On This Day … 30 January

Events

  • 1018 – Poland and the Holy Roman Empire conclude the Peace of Bautzen.
  • 1287 – King Wareru founds the Hanthawaddy Kingdom, and proclaims independence from the Pagan Kingdom.
  • 1648 – Eighty Years’ War: The Treaty of Münster and Osnabrück is signed, ending the conflict between the Netherlands and Spain.
  • 1661 – Oliver Cromwell, Lord Protector of the Commonwealth of England, is ritually executed more than two years after his death, on the 12th anniversary of the execution of the monarch he himself deposed.
  • 1703 – The Forty-seven rōnin, under the command of Ōishi Kuranosuke, avenge the death of their master, by killing Kira Yoshinaka.
  • 1789 – Tây Sơn forces emerge victorious against Qing armies and liberate the capital Thăng Long.
  • 1862 – The first American ironclad warship, the USS Monitor is launched.
  • 1889 – Archduke Crown Prince Rudolf of Austria, heir to the Austro-Hungarian crown, is found dead with his mistress Baroness Mary Vetsera in the Mayerling.
  • 1911 – The destroyer USS Terry makes the first airplane rescue at sea saving the life of Douglas McCurdy ten miles from Havana, Cuba.
  • 1933 – Adolf Hitler is sworn in as Chancellor of Germany.
  • 1942 – World War II: Battle of Ambon. Japanese forces invade the island of Ambon in the Dutch East Indies. Some 300 captured Allied troops are massacred at Laha airfield. Three-fourths of remaining POWs did not survive at the end of the war, including 250 men who were shipped to Hainan Island in South China Sea and never returned.
  • 1944 – World War II: The Battle of Cisterna, part of Operation Shingle, begins in central Italy.
  • 1945 – World War II: The Wilhelm Gustloff, overfilled with German refugees, sinks in the Baltic Sea after being torpedoed by a Soviet submarine, killing approximately 9,500 people.
  • 1945 – World War II: Raid at Cabanatuan: One hundred twenty-six American Rangers and Filipino resistance fighters liberate over 500 Allied prisoners from the Japanese-controlled Cabanatuan POW camp.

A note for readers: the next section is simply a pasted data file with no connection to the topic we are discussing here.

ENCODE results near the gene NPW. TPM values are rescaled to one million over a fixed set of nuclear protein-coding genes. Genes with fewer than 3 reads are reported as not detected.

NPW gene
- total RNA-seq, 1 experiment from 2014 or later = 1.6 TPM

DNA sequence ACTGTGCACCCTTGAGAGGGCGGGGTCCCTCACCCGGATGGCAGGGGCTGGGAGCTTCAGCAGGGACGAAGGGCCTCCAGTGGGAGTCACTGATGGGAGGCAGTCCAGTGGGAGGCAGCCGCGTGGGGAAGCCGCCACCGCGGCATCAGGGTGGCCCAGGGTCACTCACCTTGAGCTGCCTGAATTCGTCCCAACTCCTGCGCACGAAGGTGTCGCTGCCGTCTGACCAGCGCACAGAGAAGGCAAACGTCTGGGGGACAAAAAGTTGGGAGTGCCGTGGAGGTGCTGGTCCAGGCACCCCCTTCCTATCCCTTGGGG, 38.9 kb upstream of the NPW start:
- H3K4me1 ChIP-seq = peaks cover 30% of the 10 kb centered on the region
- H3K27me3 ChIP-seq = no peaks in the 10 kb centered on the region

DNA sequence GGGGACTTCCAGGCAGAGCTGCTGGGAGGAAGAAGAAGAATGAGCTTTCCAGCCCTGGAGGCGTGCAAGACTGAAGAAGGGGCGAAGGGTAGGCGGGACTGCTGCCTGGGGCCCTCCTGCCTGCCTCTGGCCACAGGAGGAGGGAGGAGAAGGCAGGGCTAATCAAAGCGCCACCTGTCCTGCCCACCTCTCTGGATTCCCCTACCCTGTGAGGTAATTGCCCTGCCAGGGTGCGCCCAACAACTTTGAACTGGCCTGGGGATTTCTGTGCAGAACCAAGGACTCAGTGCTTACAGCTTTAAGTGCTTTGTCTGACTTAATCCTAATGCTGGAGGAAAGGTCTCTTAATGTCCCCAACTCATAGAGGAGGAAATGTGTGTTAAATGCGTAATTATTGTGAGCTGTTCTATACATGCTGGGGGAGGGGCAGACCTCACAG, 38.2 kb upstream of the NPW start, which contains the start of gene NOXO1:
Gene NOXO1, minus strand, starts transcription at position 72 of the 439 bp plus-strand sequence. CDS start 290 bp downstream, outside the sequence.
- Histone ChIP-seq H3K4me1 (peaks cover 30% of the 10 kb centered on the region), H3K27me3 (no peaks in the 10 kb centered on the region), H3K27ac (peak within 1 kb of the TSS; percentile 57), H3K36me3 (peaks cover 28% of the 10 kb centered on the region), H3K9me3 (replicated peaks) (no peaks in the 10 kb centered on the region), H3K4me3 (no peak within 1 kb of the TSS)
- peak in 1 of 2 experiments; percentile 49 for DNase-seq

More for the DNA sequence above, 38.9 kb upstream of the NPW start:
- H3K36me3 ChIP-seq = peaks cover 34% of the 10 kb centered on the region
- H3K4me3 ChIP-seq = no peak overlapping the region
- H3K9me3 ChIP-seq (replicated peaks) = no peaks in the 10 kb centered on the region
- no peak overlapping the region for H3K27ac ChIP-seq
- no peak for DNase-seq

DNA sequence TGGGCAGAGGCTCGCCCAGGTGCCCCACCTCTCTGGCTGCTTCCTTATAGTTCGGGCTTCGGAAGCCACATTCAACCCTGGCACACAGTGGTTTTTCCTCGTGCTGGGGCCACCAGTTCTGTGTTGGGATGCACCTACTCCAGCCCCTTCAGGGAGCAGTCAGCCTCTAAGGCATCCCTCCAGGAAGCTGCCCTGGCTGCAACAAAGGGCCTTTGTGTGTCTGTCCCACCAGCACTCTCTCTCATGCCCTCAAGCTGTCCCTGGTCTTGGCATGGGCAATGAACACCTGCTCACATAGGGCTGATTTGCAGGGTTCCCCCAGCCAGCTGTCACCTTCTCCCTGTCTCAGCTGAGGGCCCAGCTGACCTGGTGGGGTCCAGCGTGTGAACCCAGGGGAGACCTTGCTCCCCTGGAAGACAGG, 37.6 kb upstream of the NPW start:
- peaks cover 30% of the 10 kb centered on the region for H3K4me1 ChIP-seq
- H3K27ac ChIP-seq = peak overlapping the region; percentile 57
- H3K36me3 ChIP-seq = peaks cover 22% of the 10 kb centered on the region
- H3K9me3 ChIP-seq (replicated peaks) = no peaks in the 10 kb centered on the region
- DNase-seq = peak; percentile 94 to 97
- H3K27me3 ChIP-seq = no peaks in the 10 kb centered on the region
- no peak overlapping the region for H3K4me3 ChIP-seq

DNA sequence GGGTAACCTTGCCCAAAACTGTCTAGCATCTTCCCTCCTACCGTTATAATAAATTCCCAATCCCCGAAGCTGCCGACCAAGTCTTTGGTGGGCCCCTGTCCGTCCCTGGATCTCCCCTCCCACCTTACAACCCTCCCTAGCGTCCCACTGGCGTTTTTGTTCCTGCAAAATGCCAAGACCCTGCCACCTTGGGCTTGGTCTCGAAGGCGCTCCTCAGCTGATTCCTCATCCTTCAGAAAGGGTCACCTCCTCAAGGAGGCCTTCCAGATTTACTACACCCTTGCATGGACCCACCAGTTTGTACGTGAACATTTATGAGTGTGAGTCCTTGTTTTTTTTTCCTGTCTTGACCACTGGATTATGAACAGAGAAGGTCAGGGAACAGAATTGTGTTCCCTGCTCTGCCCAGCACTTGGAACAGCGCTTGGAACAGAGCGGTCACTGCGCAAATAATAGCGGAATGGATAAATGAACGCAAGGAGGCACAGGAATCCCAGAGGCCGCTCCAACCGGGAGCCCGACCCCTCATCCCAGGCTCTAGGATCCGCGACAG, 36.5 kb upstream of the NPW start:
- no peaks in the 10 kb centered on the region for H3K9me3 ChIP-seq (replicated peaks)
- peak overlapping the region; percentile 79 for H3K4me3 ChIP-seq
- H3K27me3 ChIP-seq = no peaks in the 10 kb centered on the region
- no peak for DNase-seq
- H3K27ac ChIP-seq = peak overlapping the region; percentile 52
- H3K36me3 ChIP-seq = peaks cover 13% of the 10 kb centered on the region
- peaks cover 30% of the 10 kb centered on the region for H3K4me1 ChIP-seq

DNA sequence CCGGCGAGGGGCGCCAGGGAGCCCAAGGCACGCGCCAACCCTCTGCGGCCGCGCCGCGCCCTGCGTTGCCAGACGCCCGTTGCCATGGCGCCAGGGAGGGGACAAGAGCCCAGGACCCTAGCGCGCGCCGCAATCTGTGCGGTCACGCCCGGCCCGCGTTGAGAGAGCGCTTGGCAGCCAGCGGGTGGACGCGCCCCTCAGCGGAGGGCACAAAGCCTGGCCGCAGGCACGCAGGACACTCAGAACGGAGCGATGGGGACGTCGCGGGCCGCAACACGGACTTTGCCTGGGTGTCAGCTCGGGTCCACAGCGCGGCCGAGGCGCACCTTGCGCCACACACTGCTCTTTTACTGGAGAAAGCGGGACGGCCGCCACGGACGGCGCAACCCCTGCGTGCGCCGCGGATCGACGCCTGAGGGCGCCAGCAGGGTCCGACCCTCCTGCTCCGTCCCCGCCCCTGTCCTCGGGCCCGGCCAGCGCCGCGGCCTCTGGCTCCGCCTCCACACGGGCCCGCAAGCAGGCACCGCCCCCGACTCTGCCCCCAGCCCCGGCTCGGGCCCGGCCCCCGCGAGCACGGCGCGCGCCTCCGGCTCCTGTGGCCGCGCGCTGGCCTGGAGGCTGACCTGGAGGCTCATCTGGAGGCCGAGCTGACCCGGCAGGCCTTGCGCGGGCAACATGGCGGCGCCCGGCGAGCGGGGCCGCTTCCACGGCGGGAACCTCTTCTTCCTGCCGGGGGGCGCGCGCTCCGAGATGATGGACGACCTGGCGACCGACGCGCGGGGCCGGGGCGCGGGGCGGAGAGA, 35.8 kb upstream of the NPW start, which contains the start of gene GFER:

• 1959 – The forces of the Sultanate of Muscat occupy the last strongholds of the Imamate of Oman, Saiq and Shuraijah, marking the end of Jebel Akhdar War in Oman.
  • 1964 – In a bloodless coup, General Nguyễn Khánh overthrows General Dương Văn Minh’s military junta in South Vietnam.
  • 1968 – Vietnam War: Tet Offensive launch by forces of the Viet Cong and North Vietnamese Army against South Vietnam, the United States, and their allies.
  • 1972 – The Troubles: Bloody Sunday: British paratroopers open fire on anti-internment marchers in Derry, Northern Ireland, killing 13 people; another person later dies of injuries sustained.

People (Births)

  • 1816 – Nathaniel P. Banks, American general and politician, 24th Governor of Massachusetts (d. 1894).
  • 1914 – Luc-Marie Bayle, French commander and painter (d. 2000).
  • 1915 – Joachim Peiper, German SS officer (d. 1976).
  • 1915 – John Profumo, English soldier and politician, Secretary of State for War (d. 2006).
  • 1924 – Lloyd Alexander, American soldier and author (d. 2007).
  • 1930 – Magnus Malan, South African general and politician, South African Minister of Defence (d. 2011).
  • 1945 – Meir Dagan, Israeli military officer and intelligence official, Director of Mossad (2002–11) (d. 2016).

People (Deaths)

  • 1606 – Everard Digby, English criminal (b. 1578).
  • 1606 – John Grant, English conspirator (b. 1570).
  • 1606 – Robert Wintour, English conspirator (b. 1565).
  • 1948 – Arthur Coningham, Australian air marshal (b. 1895).
  • 1948 – Mahatma Gandhi, leader of the Indian independence movement against British rule (b. 1869).
  • 1994 – Pierre Boulle, French soldier and author (b. 1912).
  • 2001 – Jean-Pierre Aumont, French soldier and actor (b. 1911).
  • 2001 – Johnnie Johnson, English air marshal and pilot (b. 1915).
  • 2009 – H. Guy Hunt, American soldier, pastor, and politician, 49th Governor of Alabama (b. 1933).
  • 2014 – Stefan Bałuk, Polish general and photographer (b. 1914).
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